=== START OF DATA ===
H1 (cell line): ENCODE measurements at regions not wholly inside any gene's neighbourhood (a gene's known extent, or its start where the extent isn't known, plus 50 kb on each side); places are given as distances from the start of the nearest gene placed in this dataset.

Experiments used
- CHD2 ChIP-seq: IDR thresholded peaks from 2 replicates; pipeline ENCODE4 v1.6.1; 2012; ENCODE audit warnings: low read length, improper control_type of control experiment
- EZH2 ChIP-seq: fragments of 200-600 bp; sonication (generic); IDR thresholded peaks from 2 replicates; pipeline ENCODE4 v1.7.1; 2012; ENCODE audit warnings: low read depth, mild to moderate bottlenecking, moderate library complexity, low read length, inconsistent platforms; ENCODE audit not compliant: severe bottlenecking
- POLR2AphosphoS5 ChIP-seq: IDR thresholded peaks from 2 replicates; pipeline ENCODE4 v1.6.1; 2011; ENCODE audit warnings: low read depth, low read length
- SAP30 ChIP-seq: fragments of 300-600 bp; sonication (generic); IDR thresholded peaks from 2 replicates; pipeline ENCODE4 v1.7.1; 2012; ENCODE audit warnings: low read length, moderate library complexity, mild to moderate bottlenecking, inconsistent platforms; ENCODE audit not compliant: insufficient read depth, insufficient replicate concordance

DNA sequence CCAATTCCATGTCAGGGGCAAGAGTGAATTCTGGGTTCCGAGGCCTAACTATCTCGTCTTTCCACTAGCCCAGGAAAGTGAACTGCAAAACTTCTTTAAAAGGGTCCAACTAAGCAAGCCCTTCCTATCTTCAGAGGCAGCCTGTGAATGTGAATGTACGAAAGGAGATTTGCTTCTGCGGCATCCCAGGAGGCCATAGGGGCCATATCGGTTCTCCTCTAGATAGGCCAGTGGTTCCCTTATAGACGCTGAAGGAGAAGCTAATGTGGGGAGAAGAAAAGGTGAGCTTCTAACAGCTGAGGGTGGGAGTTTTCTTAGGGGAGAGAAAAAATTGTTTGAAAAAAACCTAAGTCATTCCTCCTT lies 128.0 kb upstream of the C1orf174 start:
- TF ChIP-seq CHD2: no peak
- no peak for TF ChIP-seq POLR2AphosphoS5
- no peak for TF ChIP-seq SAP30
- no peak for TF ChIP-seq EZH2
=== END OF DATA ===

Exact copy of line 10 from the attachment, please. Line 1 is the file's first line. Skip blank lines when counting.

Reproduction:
- no peak for TF ChIP-seq SAP30